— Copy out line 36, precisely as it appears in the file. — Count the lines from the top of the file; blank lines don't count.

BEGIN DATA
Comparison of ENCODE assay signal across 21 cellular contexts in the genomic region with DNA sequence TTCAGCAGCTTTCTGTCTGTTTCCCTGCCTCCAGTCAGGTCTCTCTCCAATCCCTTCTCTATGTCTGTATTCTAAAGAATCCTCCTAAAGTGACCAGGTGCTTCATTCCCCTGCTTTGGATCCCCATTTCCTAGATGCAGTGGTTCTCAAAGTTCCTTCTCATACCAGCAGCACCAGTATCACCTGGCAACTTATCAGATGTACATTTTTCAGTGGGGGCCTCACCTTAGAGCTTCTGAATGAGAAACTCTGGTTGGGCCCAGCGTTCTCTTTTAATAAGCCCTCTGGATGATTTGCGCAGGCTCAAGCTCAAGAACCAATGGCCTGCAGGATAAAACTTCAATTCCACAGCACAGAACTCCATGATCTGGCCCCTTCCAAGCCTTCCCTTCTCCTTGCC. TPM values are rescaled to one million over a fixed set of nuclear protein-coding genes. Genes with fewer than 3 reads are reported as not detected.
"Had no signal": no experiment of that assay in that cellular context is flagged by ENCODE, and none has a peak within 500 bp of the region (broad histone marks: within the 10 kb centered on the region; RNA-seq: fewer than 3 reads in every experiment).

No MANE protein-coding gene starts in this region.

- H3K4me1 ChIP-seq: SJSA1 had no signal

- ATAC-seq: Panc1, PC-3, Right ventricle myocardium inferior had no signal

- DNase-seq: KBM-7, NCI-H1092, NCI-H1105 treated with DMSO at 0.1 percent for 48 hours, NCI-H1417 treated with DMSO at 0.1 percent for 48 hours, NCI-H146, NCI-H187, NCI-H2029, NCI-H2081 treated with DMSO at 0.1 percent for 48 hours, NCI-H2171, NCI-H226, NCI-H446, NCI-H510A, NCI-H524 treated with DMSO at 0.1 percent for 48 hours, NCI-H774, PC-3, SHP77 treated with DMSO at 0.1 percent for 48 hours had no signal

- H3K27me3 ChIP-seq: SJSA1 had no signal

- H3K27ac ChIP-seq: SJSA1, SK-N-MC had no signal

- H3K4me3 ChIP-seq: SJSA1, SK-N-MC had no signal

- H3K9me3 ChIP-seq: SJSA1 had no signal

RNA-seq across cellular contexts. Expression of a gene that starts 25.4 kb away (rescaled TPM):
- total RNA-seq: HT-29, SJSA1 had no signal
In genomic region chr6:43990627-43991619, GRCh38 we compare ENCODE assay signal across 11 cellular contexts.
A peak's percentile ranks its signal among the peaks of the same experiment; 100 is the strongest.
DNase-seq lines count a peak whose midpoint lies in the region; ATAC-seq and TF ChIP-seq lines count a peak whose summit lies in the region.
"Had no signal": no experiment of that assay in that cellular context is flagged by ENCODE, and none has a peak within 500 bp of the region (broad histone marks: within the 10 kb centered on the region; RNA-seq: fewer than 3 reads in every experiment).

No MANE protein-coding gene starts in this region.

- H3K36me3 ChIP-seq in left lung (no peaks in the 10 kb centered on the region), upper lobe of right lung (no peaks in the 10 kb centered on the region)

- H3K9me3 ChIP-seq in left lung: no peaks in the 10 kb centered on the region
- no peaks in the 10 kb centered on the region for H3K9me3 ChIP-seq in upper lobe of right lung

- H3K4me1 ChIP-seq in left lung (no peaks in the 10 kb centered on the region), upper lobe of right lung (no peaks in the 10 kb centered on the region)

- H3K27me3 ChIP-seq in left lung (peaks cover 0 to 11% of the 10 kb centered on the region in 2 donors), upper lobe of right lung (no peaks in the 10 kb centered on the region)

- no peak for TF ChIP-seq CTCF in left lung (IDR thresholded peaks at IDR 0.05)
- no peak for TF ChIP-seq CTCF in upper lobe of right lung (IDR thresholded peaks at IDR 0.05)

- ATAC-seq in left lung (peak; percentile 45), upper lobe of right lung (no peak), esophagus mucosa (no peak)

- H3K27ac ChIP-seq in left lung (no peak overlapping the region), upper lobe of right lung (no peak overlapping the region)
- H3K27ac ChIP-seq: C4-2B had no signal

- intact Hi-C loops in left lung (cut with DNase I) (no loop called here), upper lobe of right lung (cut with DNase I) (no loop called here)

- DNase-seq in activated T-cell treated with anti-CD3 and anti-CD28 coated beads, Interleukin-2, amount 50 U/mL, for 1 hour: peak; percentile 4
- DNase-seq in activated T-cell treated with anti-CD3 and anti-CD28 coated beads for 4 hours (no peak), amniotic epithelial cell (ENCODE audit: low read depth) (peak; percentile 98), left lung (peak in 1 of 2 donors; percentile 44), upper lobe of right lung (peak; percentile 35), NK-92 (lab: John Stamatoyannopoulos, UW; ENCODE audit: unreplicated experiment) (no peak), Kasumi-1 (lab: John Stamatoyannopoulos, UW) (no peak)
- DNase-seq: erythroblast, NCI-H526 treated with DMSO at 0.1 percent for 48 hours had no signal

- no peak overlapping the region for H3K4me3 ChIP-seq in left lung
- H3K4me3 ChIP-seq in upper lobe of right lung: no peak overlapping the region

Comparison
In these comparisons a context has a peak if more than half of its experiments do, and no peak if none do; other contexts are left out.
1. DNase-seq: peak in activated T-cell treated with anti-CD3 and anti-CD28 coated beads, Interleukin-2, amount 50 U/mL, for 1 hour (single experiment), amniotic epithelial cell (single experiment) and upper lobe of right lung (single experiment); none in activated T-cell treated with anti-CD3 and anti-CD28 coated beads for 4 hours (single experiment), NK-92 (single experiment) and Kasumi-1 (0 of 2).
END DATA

1. DNase-seq: peak in activated T-cell treated with anti-CD3 and anti-CD28 coated beads, Interleukin-2, amount 50 U/mL, for 1 hour (single experiment), amniotic epithelial cell (single experiment) and upper lobe of right lung (single experiment); none in activated T-cell treated with anti-CD3 and anti-CD28 coated beads for 4 hours (single experiment), NK-92 (single experiment) and Kasumi-1 (0 of 2).